Stone surfaces add a beautiful charm to any building. Whether you are trying to build or renovate a new home or commercial space for your business, you want to pick that perfect finishing touch that brings elegance and longevity. Stone surfaces for floors, countertops and bathrooms need much consideration when choosing the right stone for your lifestyle.
Silver State Floor Restoration would like to give you a short overview of the possibilities for your consideration. No matter your choice; stone surfaces require care and maintenance, but diligence will pay off, as stone floors can last for generations.
– Spills need to be wiped up immediately, especially alcohol or citrus base liquids, as they can deteriorate stone surfaces. Avoid placing hot, wet or abrasive possessions directly on the stone surface. It’s optimal to place doormats and area rugs in high traffic areas, and felt tabs under furniture.
– When sifting through your options, it’s better to shop locally. There you can use all your senses in selecting the best stone for you. Picking your own stone surfaces directly can contribute to a unique, custom design. Picking the stone isn’t the only decision; choosing the best type of finish for that stone and where the stone is being installed also needs to be selected.
Types of Stone Finishes:
• Honed stones have the most natural finish. The stones are sanded with coarse, abrasive sanding methods to create a smooth, matte finish.
• Buffed and distressed stones are burnished to remove imperfections. Afterwards, they endure a weathering process to enhance an aged look.
• Brushed and hammer stones are treated with stiff bristles to give a fairly rough textured look. A hammer and pick ax hybrid tool then creates a pocked effect.
• Satin brushed stones are treated with a softer bristled brush than the brushed and hammered treated stones and follow the same procedure.
• Highly polished stones have a glassy finish to them. Finer abrasives sand the surfaces.
Types of Natural Stones:
• Marble: Marble originates from limestone. After enduring certain conditions, the limestone components crystallize, creating veins and texture. Marble is softer and more absorbent than most granite, but still is resistant and strong to be used on nearly any surface. All marble can be polished, however, green shades, referred to as serpentine is more difficult, and harder to achieve the high gloss effect. Marble is best used for back splashes, floors, pastry surfaces, tubs and vanity tops. Clean with water, or very mild detergents. If detergents are necessary, make sure all residue has been thoroughly rinsed. Rust stains set quickly, and can be laborious to remove. The moment you realize rust has manifested, act urgently. Poultice can be acquired at flooring stores and best absorbs stains. Sealing is an option with marble, however the white colored area could be compromised.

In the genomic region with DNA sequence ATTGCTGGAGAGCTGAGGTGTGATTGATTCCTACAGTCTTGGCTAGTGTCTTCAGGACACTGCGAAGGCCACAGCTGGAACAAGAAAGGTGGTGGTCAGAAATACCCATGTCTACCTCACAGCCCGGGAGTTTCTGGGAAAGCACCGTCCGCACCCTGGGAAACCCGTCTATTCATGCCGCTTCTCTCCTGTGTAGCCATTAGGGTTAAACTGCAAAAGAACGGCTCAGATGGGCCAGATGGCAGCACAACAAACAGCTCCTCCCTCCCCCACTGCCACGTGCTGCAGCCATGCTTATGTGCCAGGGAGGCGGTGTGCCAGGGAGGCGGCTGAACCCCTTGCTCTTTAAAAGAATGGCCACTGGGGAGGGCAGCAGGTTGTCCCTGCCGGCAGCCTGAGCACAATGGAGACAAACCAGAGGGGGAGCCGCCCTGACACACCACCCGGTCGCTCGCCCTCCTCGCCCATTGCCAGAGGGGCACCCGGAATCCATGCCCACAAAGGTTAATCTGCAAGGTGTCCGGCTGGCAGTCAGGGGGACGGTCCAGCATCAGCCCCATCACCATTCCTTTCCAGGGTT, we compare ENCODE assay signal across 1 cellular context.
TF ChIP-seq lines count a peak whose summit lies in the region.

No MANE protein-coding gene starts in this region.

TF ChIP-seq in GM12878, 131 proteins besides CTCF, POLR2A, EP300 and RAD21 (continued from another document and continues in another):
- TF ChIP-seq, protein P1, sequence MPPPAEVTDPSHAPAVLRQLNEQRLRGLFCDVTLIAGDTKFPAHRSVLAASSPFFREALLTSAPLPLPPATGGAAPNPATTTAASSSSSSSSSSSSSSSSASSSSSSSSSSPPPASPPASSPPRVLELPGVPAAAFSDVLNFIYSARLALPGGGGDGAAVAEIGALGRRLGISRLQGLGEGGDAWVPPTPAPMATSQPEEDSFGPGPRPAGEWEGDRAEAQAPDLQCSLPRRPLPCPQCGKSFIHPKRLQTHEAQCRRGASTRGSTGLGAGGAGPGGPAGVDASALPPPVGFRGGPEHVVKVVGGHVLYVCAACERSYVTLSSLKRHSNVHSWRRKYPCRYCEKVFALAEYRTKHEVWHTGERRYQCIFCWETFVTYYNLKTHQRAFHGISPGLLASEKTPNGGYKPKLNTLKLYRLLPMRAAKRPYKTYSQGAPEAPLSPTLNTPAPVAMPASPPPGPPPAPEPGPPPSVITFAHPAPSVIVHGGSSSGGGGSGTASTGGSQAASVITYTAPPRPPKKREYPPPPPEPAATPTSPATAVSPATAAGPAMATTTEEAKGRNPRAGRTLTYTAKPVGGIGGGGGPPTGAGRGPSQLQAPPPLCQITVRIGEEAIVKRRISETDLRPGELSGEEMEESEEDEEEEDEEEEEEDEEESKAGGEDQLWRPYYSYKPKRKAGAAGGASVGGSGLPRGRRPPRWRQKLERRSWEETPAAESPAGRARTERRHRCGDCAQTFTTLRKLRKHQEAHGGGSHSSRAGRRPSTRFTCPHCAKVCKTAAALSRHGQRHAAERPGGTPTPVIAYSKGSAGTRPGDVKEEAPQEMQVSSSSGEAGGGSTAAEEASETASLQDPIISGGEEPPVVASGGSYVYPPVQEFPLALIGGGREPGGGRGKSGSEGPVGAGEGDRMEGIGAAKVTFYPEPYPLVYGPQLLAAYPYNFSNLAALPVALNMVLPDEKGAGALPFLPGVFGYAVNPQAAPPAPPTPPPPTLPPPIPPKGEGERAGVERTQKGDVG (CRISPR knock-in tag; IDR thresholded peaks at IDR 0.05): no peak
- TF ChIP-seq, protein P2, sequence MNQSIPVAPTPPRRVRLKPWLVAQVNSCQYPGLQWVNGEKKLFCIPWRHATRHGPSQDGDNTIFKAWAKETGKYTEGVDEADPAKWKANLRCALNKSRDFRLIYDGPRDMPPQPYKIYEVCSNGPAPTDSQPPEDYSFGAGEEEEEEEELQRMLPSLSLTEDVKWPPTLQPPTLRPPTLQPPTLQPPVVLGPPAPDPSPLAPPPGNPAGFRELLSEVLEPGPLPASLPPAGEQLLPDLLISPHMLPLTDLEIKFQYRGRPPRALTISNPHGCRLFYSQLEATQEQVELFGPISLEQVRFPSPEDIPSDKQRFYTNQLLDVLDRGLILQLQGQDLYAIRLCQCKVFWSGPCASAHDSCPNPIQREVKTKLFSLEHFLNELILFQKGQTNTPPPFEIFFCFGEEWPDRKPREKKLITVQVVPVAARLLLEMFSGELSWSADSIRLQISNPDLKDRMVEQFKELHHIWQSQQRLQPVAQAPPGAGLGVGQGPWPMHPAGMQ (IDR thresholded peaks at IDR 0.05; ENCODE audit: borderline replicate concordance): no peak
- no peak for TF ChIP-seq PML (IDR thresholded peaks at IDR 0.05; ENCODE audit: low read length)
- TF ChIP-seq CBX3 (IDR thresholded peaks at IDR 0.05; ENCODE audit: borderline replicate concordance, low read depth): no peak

• Granite: Granite has a variety of colors and the flecked mineral composites produce a salt and pepper look. In few cases, the composites can form veins. Granite is known for durability. It is hard to scratch and more difficult to stain. It is best for fireplace surroundings, kitchen counter tops, and pastry surfaces. Avoid using ammonia based cleansers, and use coasters and cutting boards.
• Limestone: Typically formed with shell from marine animals, limestone has an array of textures. The textures, color, and durability vary. It is best used in bathroom surfaces, kitchen floors and entryways. Sealing the limestone is a must, and will need ongoing coats depending on use.
• Onyx: Onyx has a distinct character trait, translucency. Onyx is usually found in caves. Although onyx is commonly descriptive for jet-black, it is usually white or pastel in color. It can be polished to a very high gloss. It is best used for bathtub surrounding areas, shower tiles, and vanity tops. It is often more susceptible to scratches, and needs to be sealed often.
• Slate: Formed from clay of ancient seabed, slate often is seen as deep green, blue, gray and purple. Slate has a matte surface and a recognizable cleft pattern. It is best used for kitchen countertops and floors. Seal as needed, and clean with specific slate cleaners.
• Travertine: Generally found near hot, mineral-rich bubbling springs, travertine has a porous surface. It has a sponge like texture, but can be filled to give a smoother exterior. It is best used in bathtub surrounding, shower tiles, and floors. Seal as needed. Be diligent in cleaning spills if holes are left unfilled.
• Sandstone: Sandstone is layered with dense sand and has earthy coloring. Hardness and durability varies depending on the sandstones originating place. It is best used for bathtub surrounds, shower tiles and walls, and kitchen floors. It needs regular sealing.
• Soapstone: From the element talc, it has a soapstone feel. High heat resistant, good for kitchen counter tops, vanity tops, sinks, and fireplace surroundings. Do not seal. Rub and buff scratches with mineral oil, or applying a gentle, low abrasive sanding.